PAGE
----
Some genetic disorders can be tested for. There are many issues to consider before having genetic testing, such as the effect of a test on other family members or whether having a test might affect your working conditions or your chances of getting insurance. You should not have genetic testing without thinking it through carefully.

If you want to discuss testing, it is worth starting with your family doctor or a genetic counsellor. A genetic counsellor is an expert in working with families to discuss genetic conditions. They can talk to you about whether testing is available, the benefits and risks of testing, about privacy and confidentiality, about work and insurance, and about talking to members of your family. They generally work with other experts in genetics.

Some testing is available online or without the involvement of a health professional. The National Health and Medical Research Council warns that people should be cautious of this

Learn more about genetic testing.

Where to go for help?

If you want to try to prevent genetic disorders that run in your family, or if you want to try to detect any possible genetic conditions, it is best to talk to either your doctor or a genetic counsellor. To find a genetic counsellor, go to the Australian Society for Genetic Counsellors.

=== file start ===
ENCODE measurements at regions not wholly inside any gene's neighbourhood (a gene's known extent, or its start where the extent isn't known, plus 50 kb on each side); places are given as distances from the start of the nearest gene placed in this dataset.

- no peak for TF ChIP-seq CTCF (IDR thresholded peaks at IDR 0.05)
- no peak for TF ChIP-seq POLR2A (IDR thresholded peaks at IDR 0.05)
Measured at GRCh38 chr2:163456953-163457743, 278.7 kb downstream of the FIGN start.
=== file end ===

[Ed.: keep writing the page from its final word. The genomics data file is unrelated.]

If you have a genetic condition in your family, there are many support groups you can join. Some meet in person while others operate online or by telephone. You can find some listed by the Human Genetics Society of Australia, and you can find others by searching for the condition you are concerned with.

More information

The NSW Centre for Genetics Education is a good source of more detailed information on genetic disorders and services.

If you're pregnant or thinking about having a child, see Pregnancy, Birth and Baby's information on genetic counselling or call the helpline on 1800 882 436.